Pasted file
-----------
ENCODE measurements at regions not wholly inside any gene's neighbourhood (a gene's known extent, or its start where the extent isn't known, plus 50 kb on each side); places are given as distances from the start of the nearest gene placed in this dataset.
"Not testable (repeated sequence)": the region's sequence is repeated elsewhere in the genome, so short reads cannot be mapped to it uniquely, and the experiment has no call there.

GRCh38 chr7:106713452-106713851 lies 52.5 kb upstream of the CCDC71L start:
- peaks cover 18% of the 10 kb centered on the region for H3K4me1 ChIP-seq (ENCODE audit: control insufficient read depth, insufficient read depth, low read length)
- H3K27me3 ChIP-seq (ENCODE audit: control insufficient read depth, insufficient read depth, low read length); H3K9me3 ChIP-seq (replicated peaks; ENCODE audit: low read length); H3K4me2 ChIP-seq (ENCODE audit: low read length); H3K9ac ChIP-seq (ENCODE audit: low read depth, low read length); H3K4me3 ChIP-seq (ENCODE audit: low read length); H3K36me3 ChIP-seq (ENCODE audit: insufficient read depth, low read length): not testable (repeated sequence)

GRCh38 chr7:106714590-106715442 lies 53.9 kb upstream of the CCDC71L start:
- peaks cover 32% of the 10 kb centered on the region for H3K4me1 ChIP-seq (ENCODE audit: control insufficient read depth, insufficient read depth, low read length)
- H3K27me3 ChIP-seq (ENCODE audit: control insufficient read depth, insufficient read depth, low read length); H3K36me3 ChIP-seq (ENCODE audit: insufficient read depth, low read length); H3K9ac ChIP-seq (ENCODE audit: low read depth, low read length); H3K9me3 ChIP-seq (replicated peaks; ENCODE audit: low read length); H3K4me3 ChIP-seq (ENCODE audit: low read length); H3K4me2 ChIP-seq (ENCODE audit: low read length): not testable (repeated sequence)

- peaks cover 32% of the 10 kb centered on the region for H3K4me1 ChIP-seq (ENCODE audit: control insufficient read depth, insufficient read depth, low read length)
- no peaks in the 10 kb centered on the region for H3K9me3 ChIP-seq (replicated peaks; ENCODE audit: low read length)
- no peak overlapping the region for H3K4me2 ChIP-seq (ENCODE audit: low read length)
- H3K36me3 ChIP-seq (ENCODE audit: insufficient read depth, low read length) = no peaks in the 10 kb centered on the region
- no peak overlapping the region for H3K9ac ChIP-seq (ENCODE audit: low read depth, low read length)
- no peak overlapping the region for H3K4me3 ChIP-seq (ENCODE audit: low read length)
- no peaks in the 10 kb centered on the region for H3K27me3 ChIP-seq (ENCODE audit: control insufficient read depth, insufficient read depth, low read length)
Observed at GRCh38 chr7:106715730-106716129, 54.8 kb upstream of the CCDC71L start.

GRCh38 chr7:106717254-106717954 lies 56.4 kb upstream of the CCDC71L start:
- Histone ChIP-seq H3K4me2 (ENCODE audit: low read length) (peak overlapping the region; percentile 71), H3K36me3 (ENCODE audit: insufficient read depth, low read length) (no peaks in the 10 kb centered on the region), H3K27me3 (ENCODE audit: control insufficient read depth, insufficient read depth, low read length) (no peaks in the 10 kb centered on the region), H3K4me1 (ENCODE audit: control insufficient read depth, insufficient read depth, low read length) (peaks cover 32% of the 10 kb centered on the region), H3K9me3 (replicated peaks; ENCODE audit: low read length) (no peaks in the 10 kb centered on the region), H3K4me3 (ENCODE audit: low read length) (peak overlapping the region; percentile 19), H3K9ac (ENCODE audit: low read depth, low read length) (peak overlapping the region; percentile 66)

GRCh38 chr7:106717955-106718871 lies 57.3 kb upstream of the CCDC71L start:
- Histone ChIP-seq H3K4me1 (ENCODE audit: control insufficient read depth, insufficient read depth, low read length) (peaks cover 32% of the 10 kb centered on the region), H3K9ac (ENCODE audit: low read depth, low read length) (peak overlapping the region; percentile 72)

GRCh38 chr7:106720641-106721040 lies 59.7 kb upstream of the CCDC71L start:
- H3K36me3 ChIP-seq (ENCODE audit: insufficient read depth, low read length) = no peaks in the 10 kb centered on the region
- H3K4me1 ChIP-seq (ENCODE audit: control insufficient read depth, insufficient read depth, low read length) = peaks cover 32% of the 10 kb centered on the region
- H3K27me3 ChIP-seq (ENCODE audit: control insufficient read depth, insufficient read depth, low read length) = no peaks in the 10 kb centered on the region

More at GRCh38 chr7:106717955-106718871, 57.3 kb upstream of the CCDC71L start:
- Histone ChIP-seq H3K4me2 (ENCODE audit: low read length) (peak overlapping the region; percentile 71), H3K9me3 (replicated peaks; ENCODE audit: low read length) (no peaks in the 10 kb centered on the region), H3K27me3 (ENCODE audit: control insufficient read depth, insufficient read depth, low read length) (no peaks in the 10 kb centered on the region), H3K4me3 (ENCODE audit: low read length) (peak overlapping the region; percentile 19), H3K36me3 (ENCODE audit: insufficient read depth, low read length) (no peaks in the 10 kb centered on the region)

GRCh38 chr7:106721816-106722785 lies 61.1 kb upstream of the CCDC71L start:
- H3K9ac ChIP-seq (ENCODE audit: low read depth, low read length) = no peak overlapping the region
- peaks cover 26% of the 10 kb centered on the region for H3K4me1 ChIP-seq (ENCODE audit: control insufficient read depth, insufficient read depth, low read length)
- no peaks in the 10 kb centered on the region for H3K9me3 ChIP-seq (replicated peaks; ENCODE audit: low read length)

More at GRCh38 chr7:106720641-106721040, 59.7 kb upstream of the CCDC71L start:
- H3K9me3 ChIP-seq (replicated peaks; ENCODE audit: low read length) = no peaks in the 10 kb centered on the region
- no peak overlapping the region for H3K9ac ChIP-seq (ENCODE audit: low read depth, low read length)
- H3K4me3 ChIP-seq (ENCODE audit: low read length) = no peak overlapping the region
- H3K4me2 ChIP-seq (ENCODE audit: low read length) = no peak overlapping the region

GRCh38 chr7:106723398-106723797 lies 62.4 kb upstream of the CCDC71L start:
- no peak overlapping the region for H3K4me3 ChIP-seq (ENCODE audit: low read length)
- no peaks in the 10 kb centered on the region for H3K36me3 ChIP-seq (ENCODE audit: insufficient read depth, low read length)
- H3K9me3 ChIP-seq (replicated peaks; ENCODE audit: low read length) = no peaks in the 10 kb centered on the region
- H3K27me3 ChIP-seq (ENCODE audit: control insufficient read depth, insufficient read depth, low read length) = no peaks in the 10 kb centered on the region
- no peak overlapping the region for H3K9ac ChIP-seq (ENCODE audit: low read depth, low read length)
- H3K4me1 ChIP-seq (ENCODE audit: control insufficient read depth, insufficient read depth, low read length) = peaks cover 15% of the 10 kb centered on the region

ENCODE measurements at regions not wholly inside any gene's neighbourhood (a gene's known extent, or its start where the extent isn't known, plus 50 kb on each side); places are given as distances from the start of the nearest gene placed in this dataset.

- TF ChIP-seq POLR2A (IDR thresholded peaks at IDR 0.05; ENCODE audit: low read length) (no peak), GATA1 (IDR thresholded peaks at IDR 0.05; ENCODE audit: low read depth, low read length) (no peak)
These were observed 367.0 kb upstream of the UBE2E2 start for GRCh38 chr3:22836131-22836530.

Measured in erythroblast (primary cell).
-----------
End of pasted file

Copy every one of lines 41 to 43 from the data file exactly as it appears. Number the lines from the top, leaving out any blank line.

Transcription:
- no peak overlapping the region for H3K9ac ChIP-seq (ENCODE audit: low read depth, low read length)
- H3K4me1 ChIP-seq (ENCODE audit: control insufficient read depth, insufficient read depth, low read length) = peaks cover 15% of the 10 kb centered on the region

ENCODE measurements at regions not wholly inside any gene's neighbourhood (a gene's known extent, or its start where the extent isn't known, plus 50 kb on each side); places are given as distances from the start of the nearest gene placed in this dataset.